We asked a few of our peers to weigh in on the question, "What can food media do to make us feel more welcome?"
Last week, the New York Times published a review of Loco'l, the self-described "revolutionary fast food" restaurant with locations in Los Angeles, CA and Oakland, CA. The review, by the Times' restaurant critic, Pete Wells, panned the restaurant, provoking a wealth of responses, both thoughtful and visceral. After bringing the review to our attention, NYC-based food writer and A Hungry Society founder Korsha Wilson engaged Soleil in a discussion about it on Twitter. Of course, there was a lot more to say, so Soleil called her up and kept talking.
Kusuma Rao is the proprietor and chef of Ruchikala, where she specializes in Indian-Mexican fusion. She was a delight to talk to — we chatted about pop-ups, being "miscellaneous brown," inclusivity in the food scene, and much more.
Here are just a few highlights from our interview. For the full conversation, listen to Episode Three.
Growing up "miscellaneous brown" in Tucson, Arizona
Tucson's a very interesting place. It's so diverse, but there are a lot of pockets around the city. The neighborhood I grew up in was definitely lower-middle class, kind of the cusp of meth trailers. And there was a lot of white supremacist activity.
It was sometimes difficult for people to put their finger on what I was, so I felt like I was just given whatever ignorance of the day that that person had. And yeah, after 9/11, I was just Muslim, or just some hodgepodge monster or whatever.
The seeds of Indian-Mexican fusion
I definitely ate a lot of Mexican food growing up, even in the neighborhood that I was in. It's the best food that exists in Tucson.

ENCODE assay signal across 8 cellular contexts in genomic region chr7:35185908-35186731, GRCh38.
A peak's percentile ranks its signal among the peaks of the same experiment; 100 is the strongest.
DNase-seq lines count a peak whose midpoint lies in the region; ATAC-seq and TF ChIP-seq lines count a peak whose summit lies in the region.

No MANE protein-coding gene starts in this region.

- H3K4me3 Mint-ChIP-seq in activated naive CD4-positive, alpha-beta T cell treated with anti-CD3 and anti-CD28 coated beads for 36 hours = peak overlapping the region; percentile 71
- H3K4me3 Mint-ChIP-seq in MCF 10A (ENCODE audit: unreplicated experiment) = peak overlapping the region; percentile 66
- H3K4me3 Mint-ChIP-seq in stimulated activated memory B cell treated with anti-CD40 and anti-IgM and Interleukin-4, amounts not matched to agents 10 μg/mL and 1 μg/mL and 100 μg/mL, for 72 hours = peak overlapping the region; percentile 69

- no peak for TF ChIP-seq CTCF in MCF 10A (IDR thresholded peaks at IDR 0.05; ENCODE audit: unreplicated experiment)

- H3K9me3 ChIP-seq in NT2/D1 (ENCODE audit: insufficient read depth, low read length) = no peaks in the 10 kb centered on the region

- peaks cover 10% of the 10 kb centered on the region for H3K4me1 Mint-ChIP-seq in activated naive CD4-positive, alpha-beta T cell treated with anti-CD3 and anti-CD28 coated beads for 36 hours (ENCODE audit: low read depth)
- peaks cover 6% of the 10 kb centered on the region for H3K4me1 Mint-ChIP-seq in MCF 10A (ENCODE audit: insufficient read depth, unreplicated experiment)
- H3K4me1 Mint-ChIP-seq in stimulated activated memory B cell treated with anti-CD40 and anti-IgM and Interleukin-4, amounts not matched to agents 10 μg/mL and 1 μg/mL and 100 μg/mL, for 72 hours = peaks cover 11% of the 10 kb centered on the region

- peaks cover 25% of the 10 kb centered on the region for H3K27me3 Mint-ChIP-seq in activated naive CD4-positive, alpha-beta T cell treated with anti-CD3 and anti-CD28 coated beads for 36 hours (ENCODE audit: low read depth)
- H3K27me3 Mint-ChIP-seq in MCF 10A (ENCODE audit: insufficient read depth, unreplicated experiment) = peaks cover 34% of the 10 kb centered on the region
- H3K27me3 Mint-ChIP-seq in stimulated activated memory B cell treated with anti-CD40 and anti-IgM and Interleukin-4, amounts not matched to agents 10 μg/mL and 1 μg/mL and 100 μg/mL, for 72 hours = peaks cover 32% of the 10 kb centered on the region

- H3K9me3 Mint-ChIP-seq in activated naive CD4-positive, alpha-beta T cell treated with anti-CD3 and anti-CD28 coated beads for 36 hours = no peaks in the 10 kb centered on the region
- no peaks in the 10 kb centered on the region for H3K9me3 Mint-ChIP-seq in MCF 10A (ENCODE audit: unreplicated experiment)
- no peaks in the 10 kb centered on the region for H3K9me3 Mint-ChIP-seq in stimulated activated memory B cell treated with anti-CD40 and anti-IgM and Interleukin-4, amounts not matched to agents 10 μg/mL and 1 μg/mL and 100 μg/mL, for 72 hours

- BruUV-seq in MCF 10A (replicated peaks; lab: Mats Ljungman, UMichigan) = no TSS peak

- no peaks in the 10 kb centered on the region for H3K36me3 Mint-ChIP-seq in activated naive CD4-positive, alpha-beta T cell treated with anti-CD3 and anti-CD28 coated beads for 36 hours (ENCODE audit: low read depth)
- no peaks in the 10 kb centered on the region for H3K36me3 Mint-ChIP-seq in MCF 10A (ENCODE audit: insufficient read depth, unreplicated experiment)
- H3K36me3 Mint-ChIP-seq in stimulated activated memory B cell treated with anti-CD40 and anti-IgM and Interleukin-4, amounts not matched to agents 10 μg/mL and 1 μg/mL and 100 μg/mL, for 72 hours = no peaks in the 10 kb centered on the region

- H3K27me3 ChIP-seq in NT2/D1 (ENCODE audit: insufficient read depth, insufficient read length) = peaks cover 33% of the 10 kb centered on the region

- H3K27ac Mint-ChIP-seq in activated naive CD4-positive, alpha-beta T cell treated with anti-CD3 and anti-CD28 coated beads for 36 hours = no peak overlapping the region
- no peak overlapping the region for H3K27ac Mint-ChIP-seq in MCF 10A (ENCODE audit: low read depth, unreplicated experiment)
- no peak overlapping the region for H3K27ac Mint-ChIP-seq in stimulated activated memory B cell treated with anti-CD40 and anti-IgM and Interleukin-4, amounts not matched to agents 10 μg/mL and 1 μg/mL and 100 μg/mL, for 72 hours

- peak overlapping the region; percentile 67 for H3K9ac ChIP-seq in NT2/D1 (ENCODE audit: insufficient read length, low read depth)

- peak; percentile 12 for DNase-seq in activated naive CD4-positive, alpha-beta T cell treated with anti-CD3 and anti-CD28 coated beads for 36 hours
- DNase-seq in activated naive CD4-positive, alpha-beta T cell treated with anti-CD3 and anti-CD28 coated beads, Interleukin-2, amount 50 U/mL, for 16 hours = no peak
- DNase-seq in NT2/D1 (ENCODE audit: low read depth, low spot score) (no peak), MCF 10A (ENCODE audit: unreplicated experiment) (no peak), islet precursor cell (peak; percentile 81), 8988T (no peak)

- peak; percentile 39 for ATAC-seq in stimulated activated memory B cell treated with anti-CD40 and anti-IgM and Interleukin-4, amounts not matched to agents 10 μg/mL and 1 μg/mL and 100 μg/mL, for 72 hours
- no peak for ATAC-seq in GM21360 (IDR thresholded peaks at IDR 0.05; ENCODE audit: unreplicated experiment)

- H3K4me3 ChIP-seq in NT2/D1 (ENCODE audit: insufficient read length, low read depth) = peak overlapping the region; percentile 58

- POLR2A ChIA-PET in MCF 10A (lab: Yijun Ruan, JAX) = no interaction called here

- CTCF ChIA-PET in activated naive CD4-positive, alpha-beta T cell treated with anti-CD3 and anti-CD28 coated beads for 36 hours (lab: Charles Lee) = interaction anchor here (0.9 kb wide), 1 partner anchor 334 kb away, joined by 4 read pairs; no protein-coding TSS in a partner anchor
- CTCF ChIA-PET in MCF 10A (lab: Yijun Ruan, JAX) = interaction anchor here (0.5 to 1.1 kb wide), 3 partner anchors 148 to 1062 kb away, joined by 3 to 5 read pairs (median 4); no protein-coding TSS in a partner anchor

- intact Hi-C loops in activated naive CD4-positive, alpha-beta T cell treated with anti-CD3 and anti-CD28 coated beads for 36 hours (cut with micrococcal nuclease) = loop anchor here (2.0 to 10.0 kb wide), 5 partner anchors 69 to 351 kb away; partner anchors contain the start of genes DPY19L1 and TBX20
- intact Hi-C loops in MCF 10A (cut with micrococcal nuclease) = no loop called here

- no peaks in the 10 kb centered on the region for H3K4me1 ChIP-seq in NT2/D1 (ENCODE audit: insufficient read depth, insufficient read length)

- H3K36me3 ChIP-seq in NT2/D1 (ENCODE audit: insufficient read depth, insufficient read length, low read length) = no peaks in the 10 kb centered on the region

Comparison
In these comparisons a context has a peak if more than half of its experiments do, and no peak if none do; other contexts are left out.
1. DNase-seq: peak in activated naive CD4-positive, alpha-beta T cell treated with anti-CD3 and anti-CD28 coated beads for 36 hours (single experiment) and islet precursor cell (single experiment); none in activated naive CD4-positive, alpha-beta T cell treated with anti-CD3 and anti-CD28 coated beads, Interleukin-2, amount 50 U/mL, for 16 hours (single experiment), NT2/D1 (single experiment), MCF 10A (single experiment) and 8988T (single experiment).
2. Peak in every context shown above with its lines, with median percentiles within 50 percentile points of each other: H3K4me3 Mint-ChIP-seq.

It was the only food my parents really enjoyed, because there's just so many similarities in the spices, and heat, and acidity, and appreciation for bitterness.
American food was really hard for my parents to eat; there was just nothing in it for them. But Mexican food is so exciting — there's all these chiles, and cumin...and especially in Tucson, there's a lot of really bright acidity. And my parents are South Indian, and huli is a vital component in finishing a lot of South Indian dishes. Huli is sour.
It was really difficult for my family to be accepted. They spoke wonderful English, and my mother actually worked in customer service at a credit card company for a long time. And my mom minimized a lot of the racism she experienced in her day-to-day life and at work. But I definitely heard some of the things she had to go through, with people being angry about the way she spoke. That was always really hard.
I remember when we would go to Mexican restaurants, and the conversations that were had when people would talk to my mom about where she was from were always really positive. It felt like this beautiful cultural sharing. I remember my mom having these conversations — "you have tortillas, and we have chapatis! And this is how we do things!"
It was just beautiful to see my parents get excited about these crossovers, and actually have these more intimate conversations with people outside of their Indian community.
On white chefs opening "ethnic" restaurants